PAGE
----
A bipartisan deal to reopen the government and extend the nation's $16.7 trillion debt ceiling into early next year won overwhelming support in Congress late Wednesday, allowing tens of thousands of federal employees in Maryland to return to work starting Thursday.
The legislation reopens federal agencies for three months, until Jan. 15, and raises the debt ceiling until Feb. 7, ending an impasse that badly bruised Republicans but left President Barack Obama's controversial health care law intact. The agreement was struck hours before the U.S. Treasury Department would have lost its power to borrow money.
"We can begin to lift this cloud of uncertainty and unease from our businesses and from the American people," Obama said. "There is a lot of work ahead of us, including our need to earn back the trust of the American people that has been lost over the last few weeks."
The Senate approved the agreement, 81-18, sending it to the House of Representatives, which passed it on a 285-144 vote. Obama signed the measure early Thursday morning and his administration told federal employees to expect to return to work on Thursday.
Despite the significance of ending the shutdown that began on Oct. 1 and avoiding a default on U.S. financial obligations, the proposal set up yet another budget battle next year that could have even more important consequences for Maryland and other states with close economic ties to the federal government.
Lawmakers are already preparing for that fight.
"The lesson from this is that the public is furious with us," said Sen. Ben Cardin, a Maryland Democrat who voted for the agreement. "The only silver lining from this experience is that those who felt that no compromise would be acceptable now know that's not true."
The legislation would reopen federal parks, put scientists back on the job at the National Institutes of Health in Bethesda and reopen the Woodlawn-based Social Security Administration.
But economists said the short-term nature of the measure will do little to ease the uncertainty that many industries have complained about for years.
"The further into the future that people can peer, the bolder their economic actions are in the near term," said Anirban Basu, chairman and chief executive of the Sage Policy Group.
Maryland has been particularly vulnerable to the shutdown, with 314,000 residents — a tenth of the state's workforce — employed by the federal government and another 250,000 working for federal contractors. State officials say Maryland lost $5 million a day in revenue since agencies closed.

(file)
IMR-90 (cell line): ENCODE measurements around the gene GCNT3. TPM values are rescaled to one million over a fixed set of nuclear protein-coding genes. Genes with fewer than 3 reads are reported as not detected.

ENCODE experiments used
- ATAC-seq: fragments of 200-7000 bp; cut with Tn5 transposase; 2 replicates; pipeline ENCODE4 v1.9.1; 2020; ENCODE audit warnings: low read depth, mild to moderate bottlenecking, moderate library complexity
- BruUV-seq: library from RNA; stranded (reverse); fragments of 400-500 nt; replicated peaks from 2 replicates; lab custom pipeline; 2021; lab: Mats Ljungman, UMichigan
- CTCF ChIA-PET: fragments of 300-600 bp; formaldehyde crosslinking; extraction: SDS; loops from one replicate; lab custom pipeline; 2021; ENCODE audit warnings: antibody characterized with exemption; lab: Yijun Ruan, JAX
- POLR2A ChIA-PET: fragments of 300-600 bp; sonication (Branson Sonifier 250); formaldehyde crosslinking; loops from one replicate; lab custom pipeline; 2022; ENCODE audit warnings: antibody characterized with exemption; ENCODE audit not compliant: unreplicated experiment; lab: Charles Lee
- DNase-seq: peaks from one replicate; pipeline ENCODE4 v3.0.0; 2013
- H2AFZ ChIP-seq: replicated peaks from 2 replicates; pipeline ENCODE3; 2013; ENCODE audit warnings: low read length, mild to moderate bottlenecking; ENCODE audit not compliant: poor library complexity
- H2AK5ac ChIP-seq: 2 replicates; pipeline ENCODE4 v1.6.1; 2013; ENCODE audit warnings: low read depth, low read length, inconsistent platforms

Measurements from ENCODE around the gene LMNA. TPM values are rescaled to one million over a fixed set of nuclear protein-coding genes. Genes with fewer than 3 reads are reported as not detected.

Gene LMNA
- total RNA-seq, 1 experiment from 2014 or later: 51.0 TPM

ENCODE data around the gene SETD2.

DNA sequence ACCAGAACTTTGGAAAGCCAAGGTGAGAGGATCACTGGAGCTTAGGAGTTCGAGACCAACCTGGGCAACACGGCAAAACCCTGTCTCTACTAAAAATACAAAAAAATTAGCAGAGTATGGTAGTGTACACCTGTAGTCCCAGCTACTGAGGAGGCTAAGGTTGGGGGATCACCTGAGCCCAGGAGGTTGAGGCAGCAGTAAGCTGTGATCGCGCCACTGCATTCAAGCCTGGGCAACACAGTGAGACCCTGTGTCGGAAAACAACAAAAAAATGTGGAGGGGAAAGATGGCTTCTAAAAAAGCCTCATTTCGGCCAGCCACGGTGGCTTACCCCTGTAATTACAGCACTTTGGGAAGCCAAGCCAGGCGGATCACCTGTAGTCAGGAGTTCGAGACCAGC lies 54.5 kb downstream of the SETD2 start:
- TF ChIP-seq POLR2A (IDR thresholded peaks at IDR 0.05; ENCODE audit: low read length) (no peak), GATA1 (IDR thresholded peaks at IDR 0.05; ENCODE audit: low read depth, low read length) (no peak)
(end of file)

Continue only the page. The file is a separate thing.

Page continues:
Sylvia Mathews Burwell, director of the Office of Management and Budget, said in a statement that federal employees should expect to return to work Thursday.
In the end, Senate Majority Leader Harry Reid of Nevada and Republican Leader Mitch McConnell of Kentucky closed a deal to end the stalemate after an effort by House Republicans to craft their own proposal collapsed late Tuesday. Many Republicans acknowledged their party extracted little, if anything, of significance for their effort.
"The House has fought with everything it has to convince the president of the United States to engage in bipartisan negotiations aimed at addressing our country's debt and providing fairness for the American people under Obamacare," House Speaker John Boehner, an Ohio Republican, said in a statement.
"That fight will continue," he said.
Polls indicate Republicans were damaged far more by the budget debacle, which began with demands from conservatives to delay or strip funding for key provisions of Obamacare. Thousands of people began enrolling for health insurance under the law Oct. 1, despite technical problems that were largely overshadowed by the funding fight.
None of those demands made it into the final agreement.
The only change to the health care law is a provision requiring the Department of Health and Human Services to ensure that it is checking the income of Americans who receive subsidies to buy insurance through the law. Democrats said they had no objections to that measure because it largely repeated language already in the law.
Negotiations on the proposal got underway in earnest after an NBC News/Wall Street Journal poll found the public blamed the GOP for the shutdown more than Democrats by a 22-point margin.
Maryland's only Republican in Congress, Rep. Andy Harris, said Wednesday he would not support the proposal because it did nothing to reduce the federal budget deficit. His early announcement was an indication GOP leaders were not pressuring rank-and-file Republicans to support the agreement.